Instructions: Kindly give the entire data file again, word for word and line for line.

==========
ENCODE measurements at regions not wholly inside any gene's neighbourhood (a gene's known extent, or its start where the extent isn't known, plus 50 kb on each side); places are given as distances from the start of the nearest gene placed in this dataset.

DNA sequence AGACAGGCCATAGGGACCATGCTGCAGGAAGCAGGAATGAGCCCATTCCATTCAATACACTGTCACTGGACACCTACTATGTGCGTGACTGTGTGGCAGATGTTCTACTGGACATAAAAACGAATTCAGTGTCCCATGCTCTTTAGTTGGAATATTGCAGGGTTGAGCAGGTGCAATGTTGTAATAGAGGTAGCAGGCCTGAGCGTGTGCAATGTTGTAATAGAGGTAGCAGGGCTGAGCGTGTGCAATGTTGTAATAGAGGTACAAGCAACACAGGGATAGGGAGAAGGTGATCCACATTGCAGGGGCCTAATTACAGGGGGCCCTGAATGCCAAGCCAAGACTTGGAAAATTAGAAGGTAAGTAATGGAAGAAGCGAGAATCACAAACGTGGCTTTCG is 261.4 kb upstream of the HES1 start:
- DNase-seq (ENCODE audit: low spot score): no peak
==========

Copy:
ENCODE measurements at regions not wholly inside any gene's neighbourhood (a gene's known extent, or its start where the extent isn't known, plus 50 kb on each side); places are given as distances from the start of the nearest gene placed in this dataset.

DNA sequence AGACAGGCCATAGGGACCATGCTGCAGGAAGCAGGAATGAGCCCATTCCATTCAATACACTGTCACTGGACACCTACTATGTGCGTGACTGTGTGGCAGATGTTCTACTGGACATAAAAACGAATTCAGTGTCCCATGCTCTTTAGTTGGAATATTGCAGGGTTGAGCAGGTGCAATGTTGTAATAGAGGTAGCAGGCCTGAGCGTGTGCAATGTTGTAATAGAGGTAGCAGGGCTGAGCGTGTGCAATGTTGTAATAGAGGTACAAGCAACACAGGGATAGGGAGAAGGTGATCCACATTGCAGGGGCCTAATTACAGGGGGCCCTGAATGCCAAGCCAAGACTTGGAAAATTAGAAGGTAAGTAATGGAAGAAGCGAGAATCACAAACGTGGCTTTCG is 261.4 kb upstream of the HES1 start:
- DNase-seq (ENCODE audit: low spot score): no peak